Veteranclaims’s Blog

January 6, 2018

Single Judge Application; Dennis v. Nicholson, 21 Vet.App. 18, 22 (2007); merely listing evidence does not constitute an adequate statement of reasons or bases; Abernathy v. Principi, 3 Vet.App. 461, 465 (1992);

Excerpt from decision below:

“The Court agrees with the appellant that the Board’s findings appear to conflict with evidence of record indicating that he experienced OCD symptoms with related irritability, R. at 2097, and evidence describing irritable outbursts, R. at 1496-97. The Secretary’s response, that the appellant reported symptoms in October 2004 and that the Board acknowledged the appellant’s 2012 hearing testimony, is not persuasive. See Secretary’s Br. at 10. First, the Board stated that
during this time the appellant denied obsessive or ritualistic behavior, R. at 16-17, but it is unclear from the record before the Court whether the appellant’s OCD symptoms resolved or what evidence the Board relied on to deny such symptoms. Second, although the Board mentioned that the appellant “can become upset and lose his temper at times” in its summary of the appellant’s 2012 hearing testimony, R. at 14, the Board did not discuss or analyze evidence of irritable outbursts or whether such evidence demonstrated more severe symptoms of impaired impulse
control when it determined that a disability rating greater than 10% was not warranted. See Dennis v. Nicholson, 21 Vet.App. 18, 22 (2007) (“[M]erely listing the evidence before stating a conclusion does not constitute an adequate statement of reasons or bases.” (citing Abernathy v. Principi, 3 Vet.App. 461, 465 (1992))).

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Designated for electronic publication only
UNITED STATES COURT OF APPEALS FOR VETERANS CLAIMS
No. 16-4086
JAMES O. EMERSON, APPELLANT,
V.
DAVID J. SHULKIN, M.D.,
SECRETARY OF VETERANS AFFAIRS, APPELLEE.
Before MEREDITH, Judge.
MEMORANDUM DECISION
Note: Pursuant to U.S. Vet. App. R. 30(a), this action may not be cited as precedent.

MEREDITH, Judge: The appellant, James O. Emerson, through counsel appeals a
November 3, 2016, Board of Veterans’ Appeals (Board) decision that denied an initial compensable disability rating for post-traumatic stress disorder (PTSD) prior to April 24, 2008, and a disability rating in excess of 10% thereafter. Record (R.) at 1-22. This appeal is timely, and the Court has jurisdiction to review the Board’s decision pursuant to 38 U.S.C. §§ 7252(a) and 7266(a). Single-judge disposition is appropriate. See Frankel v. Derwinski, 1 Vet.App. 23, 25-26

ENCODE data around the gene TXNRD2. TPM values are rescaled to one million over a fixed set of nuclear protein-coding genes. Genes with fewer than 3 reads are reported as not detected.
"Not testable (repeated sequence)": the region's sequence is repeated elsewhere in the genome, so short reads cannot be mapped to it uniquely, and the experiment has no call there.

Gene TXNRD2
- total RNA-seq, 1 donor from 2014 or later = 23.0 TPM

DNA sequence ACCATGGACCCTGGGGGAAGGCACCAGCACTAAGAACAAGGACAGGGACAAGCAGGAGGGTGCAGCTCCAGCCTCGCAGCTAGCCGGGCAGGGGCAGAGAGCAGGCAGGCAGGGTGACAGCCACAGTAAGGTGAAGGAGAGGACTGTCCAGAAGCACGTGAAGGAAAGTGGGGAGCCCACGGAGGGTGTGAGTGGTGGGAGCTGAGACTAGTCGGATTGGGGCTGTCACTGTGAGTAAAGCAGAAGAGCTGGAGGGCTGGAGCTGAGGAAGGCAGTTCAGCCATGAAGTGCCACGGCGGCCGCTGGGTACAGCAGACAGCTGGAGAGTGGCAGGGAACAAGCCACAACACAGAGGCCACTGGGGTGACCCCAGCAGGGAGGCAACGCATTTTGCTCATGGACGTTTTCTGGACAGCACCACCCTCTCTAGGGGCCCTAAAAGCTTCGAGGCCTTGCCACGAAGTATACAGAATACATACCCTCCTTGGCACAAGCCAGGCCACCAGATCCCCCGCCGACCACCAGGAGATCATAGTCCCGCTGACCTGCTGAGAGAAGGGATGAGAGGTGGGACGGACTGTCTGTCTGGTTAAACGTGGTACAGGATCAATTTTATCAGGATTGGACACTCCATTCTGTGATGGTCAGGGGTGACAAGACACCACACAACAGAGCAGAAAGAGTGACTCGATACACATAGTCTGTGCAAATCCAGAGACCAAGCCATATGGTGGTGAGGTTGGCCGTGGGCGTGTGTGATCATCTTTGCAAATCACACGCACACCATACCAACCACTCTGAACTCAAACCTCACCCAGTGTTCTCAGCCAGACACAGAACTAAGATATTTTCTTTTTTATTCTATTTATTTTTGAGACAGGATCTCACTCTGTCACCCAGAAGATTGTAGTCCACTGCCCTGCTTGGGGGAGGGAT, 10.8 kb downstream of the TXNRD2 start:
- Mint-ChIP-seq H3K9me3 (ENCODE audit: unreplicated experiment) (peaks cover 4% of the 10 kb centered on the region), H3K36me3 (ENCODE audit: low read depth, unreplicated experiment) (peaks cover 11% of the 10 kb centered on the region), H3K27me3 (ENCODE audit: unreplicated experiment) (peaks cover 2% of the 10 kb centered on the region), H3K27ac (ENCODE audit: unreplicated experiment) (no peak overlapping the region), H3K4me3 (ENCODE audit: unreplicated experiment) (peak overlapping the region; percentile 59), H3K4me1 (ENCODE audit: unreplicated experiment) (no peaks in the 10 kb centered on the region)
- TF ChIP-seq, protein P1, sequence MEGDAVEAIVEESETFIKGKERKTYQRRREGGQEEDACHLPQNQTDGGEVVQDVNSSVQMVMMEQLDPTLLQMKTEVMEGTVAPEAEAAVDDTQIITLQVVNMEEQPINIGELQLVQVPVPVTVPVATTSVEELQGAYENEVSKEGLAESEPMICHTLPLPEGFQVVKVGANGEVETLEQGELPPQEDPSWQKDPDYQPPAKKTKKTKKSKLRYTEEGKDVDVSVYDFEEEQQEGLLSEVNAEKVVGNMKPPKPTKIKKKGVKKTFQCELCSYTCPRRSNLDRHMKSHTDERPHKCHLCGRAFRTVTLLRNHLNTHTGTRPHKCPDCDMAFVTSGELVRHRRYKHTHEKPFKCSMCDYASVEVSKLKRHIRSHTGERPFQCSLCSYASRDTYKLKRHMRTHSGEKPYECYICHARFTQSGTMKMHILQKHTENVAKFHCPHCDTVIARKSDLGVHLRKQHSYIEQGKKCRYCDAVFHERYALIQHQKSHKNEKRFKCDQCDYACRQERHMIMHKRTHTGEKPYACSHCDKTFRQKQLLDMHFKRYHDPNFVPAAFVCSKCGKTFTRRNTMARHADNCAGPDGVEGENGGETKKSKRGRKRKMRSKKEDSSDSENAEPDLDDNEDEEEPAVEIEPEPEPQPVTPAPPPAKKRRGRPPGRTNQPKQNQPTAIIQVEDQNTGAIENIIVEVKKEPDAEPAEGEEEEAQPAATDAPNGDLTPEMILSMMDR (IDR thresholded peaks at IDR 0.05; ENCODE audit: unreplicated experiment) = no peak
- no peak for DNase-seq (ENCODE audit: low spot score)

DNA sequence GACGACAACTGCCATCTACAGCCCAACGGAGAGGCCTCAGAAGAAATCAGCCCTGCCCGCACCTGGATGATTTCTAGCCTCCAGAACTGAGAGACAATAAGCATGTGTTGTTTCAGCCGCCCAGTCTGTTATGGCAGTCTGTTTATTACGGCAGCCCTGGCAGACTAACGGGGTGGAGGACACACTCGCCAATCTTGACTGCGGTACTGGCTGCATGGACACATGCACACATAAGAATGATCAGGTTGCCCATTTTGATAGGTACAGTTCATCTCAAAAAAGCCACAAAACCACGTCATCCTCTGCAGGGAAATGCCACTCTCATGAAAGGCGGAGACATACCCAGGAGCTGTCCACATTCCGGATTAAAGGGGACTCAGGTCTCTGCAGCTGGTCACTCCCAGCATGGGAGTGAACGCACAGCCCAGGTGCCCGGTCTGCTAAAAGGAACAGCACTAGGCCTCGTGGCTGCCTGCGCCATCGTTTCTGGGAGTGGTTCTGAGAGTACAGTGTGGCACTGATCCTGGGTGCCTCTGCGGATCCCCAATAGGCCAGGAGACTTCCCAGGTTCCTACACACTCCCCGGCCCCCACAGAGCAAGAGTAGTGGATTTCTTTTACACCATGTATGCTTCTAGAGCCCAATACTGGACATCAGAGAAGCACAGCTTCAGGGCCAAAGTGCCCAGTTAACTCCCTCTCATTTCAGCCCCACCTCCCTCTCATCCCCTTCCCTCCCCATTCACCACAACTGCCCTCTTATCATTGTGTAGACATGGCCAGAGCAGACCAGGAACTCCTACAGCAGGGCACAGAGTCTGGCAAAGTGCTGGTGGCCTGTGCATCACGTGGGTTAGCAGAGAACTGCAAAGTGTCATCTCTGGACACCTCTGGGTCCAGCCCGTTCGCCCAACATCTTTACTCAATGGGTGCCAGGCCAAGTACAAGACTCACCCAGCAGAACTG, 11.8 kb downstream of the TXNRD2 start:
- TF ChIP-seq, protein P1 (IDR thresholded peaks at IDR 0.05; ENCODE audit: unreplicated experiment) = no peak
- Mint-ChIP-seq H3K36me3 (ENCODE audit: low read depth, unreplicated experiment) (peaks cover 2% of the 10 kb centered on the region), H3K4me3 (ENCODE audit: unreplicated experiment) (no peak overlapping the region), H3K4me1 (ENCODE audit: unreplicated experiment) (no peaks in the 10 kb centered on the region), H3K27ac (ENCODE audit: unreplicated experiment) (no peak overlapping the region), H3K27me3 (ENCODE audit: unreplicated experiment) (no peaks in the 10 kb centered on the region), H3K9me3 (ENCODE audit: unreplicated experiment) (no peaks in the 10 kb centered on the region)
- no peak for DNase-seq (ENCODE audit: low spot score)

(1990). For the following reasons, the Court will vacate the Board’s decision and remand the matter for further proceedings consistent with this decision.
I. BACKGROUND
The appellant served on active duty in the U.S. Air Force from November 1963 to
November 1967. R. at 1405. In August 2004, the appellant filed a disability compensation claim
for PTSD, R. at 2225-27, and in October 2004, the appellant underwent a mental health evaluation
at his doctor’s recommendation, R. at 2095-2100. The appellant described his experiences during
two 6-month tours in Ethiopia and reported that, since then, he experienced nightmares every 6 to 8
months and that he was “‘more nervous’ and ‘more cautious'” the day after a nightmare. R. at 2095.
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The appellant stated that he had been married for 32 years, although he also reported that he
“avoid[ed] people” and that from time to time coworkers told him that he was “‘touchy.'” Id. The
appellant reported “trouble sleeping for ‘as long as he can remember,'” memory difficulty at times,
and decreased interests. Id. The examiner recorded the following depressive, anxiety, and PTSD
symptoms, respectively: “Change in sleep, [c]hange in level of interest, [f]eelings of worthlessness,
[f]eelings of helplessness, [d]ecreased energy, [and p]oor appetite”; “[e]xcessive worry,
nervousness, insomnia, [and] irritability”; and “[i]ntrusive memories, [n]ightmares, [a]voidance,
[and h]yperarousal.” R. at 2095, 2097. The examiner determined, however, that the appellant did
not meet the diagnostic criteria for PTSD or anxiety, reasoning that, although the appellant had
nightmares and some symptoms of increased arousal, he did not have enough significant avoidant
symptoms, and no functional impairment could be ascertained from the appellant’s anxiety
symptoms. R. at 2099. The examiner noted that the appellant had “maintained a relationship with
his wife for over 30 years[, h]is career ha[d] not been affected by any of his symptoms, . . . he
ha[d] a full range of affect, and seem[ed] to have no sense of foreshortened future.” Id. The
appellant reported that he had managed his symptoms for more than 40 years and the examiner
found “no reason at th[e] time to suspect that he cannot continue to manage his symptoms.” Id.
The appellant perfected an appeal from a January 2005 VA regional office (RO) decision
that denied disability compensation for PTSD, R. at 2039-40, 2053-74, 2080-81, 2088-94, and in
October 2006, testified at a Board hearing, R. at 2001-17. The Board then remanded the claim, in
part to obtain a VA psychiatric examination to determine whether the appellant had a diagnosable
mental illness and, if so, whether the condition began in or was causally related to service, R. at